A.R.S §13-1402 defines “Indecent Exposure” as the act of someone exposing their genitals, or anus by either a man or woman, or the exposure of the areola, or nipple of the female breast, excluding when breastfeeding a child. Such exposure is considered a Class 1 misdemeanor if the other person present who witnessed the exposure was offended or alarmed and if the person exposing himself or herself was reckless.
The following two things need to be considered about indecent exposure:
Indecent exposure is considered a felony violation and can result in imprisonment. The key thing to note in these cases is that a person who walks into a locker room, or spa, and sees naked people inside cannot claim that they were offended.
Similarly, if someone walked into an adult bookstore, or a shop selling sex toys, they cannot claim to be shocked to see the nature of activities going on or merchandise on display there. Also, if the witness tried to snuck up and witness the indecency, when the defendant was trying to cover themselves up, that cannot be charged as public indecency.
The exposure has to either be unreasonable and the witness has to be “reasonably offended” for it to be considered as indecent exposure.
If the witness to indecent exposure is 15 years or older, the offender will be charged with a Class 1 misdemeanor. However, if the witness was aged less than 15 years, then the crime will be charged as a Class 6 felony.
A person convicted of a felony violation with two or more prior felony convictions for indecent exposure, or public sexual indecency to a minor below the age of 15 years, will be considered guilty of a Class 3 felony.
A Class 1 misdemeanor for Indecent Exposure is punishable by a fine of $2,500 with an 84% surcharge, which is $2,100. The offender also faces jail time from zero months to six months, and probation for up to 3 years with additional counseling and classes.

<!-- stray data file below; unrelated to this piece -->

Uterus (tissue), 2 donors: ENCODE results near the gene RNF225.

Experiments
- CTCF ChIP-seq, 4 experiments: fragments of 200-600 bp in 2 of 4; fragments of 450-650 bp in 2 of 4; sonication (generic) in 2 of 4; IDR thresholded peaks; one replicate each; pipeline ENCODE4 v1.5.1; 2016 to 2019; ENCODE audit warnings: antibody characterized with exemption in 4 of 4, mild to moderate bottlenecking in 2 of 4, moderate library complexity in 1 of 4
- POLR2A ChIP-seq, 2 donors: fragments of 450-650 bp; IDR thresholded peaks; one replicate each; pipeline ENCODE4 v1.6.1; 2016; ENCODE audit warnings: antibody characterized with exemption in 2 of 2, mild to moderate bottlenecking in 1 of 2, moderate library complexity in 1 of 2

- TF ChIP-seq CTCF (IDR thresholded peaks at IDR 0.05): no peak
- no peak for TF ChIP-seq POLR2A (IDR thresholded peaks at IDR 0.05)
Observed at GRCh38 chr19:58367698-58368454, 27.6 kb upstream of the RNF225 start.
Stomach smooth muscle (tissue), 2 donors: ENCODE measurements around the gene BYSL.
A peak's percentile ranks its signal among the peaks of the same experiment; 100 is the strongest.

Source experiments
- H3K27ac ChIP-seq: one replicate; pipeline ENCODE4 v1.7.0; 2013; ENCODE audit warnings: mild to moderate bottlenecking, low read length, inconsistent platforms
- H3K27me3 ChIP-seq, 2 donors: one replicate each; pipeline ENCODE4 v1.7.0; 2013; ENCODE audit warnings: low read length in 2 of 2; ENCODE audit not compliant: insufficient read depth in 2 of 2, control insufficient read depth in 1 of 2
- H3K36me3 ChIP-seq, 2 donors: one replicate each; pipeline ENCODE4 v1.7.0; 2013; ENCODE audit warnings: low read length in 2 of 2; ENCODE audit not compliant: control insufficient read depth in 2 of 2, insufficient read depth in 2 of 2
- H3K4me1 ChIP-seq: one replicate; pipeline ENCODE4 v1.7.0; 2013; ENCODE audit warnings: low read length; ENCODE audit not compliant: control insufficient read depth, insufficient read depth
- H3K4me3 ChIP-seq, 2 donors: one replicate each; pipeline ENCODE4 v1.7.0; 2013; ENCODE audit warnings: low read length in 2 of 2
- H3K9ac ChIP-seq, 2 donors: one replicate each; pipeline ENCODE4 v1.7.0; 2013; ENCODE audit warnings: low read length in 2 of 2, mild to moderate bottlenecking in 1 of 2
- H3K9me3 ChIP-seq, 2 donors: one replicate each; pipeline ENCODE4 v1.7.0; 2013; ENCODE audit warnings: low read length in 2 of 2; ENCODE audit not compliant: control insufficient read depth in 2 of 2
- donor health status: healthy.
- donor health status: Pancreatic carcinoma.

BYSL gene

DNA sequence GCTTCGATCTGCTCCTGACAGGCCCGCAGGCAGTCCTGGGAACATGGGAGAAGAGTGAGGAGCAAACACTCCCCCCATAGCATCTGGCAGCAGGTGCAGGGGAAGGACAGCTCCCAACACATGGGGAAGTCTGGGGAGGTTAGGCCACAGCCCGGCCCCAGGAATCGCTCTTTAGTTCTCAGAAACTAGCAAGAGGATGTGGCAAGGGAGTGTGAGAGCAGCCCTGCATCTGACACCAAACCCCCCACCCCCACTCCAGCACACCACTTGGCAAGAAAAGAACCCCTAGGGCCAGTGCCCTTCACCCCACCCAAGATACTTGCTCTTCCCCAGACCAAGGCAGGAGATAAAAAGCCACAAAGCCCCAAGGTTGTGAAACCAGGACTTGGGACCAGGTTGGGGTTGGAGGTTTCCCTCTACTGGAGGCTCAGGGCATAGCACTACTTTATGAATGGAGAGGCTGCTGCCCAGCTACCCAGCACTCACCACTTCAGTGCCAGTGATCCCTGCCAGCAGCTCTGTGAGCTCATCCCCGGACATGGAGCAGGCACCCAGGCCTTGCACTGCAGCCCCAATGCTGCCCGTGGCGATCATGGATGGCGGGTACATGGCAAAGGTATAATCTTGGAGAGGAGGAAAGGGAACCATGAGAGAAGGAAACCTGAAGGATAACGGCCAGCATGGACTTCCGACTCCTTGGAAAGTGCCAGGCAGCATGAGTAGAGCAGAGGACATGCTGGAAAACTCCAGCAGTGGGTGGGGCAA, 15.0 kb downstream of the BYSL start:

A first-offense Class 6 felony is punishable by a minimum of zero days up to 1 year in jail, or no probation with 4 months to 2 years in prison.
If the offender has no prior offense, then the prison sentence can be expanded to 2.75 years.
If the offender has two prior felony convictions on record, then the prison sentence gets extended to a maximum of 5.75 years.
If the offender is convicted of a felony violation and has two or more prior felony convictions for indecent exposure or public sexual indecency to a minor under the age of 15 years, the person will be considered guilty of a Class 3 felony. In this cases, the sentence of imprisonment will be mitigated to 6 years, a minimum of 8 years, a presumptive term of 10 years, a maximum term of 12 years, or an aggravated term of 15 years.
When defending an indecent exposure charge, the key thing to prove is that the witness who saw the exposure was actually offended or alarmed. Also, if the defendant was not reckless and was trying to cover himself or herself up, such as in a dark corner, or was trying to grab onto some clothing to limit the exposure, then the defendant will not be charged with indecent exposure.
A criminal defense attorney knows how to handle these cases. Contact the Cantor Sex Lawyers at (602) 307-0808 if you are facing a charge for Indecent Exposure in Arizona. Attorney David Michael Cantor is an Indecent Exposure Lawyer. He is a Certified Criminal Law Specialist and knows how to defend such cases.
Alicia A. Slaughter, Attorney at Law specializes in cases surrounding personal injury and tragic loss in the San Diego Area. Ms. Slaughter has over twenty years of experience as a trial attorney and has successfully represented hundreds of clients with personal injury cases since opening her own law practice in 1992.
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